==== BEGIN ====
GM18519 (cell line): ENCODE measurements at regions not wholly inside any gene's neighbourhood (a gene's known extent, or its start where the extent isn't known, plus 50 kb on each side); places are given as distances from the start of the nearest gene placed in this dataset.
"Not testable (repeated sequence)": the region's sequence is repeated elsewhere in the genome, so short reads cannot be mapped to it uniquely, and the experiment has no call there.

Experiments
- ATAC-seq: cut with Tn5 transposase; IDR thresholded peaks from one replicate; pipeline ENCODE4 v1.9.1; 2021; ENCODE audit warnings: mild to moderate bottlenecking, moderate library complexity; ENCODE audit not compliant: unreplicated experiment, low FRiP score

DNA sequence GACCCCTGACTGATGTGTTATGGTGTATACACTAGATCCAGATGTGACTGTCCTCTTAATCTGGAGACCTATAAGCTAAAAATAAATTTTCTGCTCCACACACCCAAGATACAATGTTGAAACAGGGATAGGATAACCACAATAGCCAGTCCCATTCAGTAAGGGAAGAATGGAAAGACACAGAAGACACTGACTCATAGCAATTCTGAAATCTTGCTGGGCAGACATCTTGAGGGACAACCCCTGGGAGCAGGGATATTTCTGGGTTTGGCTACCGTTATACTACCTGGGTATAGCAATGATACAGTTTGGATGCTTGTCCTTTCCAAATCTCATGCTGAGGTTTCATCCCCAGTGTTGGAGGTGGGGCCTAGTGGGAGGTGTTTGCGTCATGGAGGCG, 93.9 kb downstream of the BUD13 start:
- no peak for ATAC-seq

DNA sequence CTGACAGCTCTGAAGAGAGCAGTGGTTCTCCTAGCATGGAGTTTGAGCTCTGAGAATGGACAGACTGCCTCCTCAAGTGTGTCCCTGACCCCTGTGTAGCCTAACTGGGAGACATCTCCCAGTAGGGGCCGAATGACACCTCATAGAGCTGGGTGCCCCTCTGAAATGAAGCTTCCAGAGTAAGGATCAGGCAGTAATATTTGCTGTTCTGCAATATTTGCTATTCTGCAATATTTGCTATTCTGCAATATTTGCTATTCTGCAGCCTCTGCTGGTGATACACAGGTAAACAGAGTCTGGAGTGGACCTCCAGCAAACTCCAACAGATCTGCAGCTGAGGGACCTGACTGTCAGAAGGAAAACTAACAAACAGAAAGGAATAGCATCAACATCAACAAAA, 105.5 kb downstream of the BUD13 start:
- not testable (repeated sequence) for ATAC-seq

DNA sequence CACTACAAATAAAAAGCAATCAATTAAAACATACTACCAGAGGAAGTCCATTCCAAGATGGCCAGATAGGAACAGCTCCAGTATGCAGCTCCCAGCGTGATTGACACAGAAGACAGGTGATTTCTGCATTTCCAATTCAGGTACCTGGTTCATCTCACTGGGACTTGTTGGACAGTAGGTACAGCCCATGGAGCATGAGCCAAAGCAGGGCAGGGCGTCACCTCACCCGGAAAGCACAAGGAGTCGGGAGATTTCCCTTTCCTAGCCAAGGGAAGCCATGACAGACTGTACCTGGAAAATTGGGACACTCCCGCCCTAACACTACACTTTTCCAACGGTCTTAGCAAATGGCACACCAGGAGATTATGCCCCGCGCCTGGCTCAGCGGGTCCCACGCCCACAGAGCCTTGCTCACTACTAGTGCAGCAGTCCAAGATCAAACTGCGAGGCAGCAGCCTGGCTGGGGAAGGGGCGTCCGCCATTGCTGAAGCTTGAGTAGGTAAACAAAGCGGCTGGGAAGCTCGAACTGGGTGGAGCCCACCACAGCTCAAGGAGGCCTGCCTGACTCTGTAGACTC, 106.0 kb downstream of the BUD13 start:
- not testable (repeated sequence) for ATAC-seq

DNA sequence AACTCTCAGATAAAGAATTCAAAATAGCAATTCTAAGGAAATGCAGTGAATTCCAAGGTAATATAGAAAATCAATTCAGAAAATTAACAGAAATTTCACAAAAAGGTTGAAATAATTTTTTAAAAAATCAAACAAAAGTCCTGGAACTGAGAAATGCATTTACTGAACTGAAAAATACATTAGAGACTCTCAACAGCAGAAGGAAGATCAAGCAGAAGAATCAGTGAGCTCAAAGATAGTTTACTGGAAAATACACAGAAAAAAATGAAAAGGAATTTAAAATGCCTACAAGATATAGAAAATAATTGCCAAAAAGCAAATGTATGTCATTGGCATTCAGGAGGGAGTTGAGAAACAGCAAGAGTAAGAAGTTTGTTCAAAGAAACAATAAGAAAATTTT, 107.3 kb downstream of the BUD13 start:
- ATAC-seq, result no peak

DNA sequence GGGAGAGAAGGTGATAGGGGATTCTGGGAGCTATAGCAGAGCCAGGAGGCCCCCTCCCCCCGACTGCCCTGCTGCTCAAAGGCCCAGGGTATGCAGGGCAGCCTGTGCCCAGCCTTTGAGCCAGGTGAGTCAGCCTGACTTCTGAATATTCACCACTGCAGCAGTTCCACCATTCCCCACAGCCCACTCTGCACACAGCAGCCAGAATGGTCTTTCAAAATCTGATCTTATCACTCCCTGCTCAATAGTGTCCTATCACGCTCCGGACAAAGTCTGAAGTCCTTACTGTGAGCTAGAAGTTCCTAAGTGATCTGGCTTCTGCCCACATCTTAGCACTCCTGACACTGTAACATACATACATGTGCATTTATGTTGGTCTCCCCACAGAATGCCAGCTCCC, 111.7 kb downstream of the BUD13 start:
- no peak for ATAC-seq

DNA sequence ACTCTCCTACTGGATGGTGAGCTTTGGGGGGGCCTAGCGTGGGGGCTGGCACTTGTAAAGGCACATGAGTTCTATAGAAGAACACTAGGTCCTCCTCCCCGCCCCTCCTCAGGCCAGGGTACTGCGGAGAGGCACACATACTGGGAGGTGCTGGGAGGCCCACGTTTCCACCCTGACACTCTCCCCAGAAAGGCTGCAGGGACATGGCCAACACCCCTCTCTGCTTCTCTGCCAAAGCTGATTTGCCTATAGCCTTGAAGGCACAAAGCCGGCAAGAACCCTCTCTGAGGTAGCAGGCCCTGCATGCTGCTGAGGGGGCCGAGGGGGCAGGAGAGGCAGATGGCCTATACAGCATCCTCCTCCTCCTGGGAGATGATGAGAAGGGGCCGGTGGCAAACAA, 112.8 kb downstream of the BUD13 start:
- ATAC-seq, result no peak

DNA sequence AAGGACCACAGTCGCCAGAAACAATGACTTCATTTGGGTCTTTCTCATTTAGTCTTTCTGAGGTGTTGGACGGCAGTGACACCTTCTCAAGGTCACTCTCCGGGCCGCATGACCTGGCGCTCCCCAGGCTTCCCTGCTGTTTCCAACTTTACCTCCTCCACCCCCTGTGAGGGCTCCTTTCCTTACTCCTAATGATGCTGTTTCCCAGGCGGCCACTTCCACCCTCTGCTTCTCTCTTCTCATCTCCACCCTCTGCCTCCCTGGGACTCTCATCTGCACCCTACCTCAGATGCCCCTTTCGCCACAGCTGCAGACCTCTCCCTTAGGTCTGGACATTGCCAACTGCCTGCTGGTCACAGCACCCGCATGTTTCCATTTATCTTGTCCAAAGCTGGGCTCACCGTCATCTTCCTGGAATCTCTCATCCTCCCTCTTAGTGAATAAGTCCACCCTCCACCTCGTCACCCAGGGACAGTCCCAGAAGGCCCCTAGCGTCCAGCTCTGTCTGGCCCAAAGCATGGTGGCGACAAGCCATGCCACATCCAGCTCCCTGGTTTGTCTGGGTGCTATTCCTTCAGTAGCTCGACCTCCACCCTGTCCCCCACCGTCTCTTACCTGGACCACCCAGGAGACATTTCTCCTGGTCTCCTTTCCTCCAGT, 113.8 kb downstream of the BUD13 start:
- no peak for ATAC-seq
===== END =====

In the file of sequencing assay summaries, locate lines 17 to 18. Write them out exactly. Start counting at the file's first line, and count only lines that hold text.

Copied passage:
DNA sequence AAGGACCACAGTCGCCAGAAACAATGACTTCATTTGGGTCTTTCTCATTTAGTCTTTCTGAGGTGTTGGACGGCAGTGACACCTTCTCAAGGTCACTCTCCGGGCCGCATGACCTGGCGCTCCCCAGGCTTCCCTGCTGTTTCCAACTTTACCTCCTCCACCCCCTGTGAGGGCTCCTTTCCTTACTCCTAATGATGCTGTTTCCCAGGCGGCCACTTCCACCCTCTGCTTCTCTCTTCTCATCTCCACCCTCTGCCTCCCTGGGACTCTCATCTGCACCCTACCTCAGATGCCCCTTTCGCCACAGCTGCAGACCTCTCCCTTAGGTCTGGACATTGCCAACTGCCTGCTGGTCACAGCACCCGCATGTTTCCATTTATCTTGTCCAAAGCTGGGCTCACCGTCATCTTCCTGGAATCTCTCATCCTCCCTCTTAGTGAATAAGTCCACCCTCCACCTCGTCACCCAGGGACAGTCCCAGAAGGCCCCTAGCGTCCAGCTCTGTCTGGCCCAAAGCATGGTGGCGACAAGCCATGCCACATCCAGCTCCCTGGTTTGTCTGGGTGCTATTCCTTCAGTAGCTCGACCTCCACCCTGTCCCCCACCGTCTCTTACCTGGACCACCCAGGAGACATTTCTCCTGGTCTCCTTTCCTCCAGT, 113.8 kb downstream of the BUD13 start:
- no peak for ATAC-seq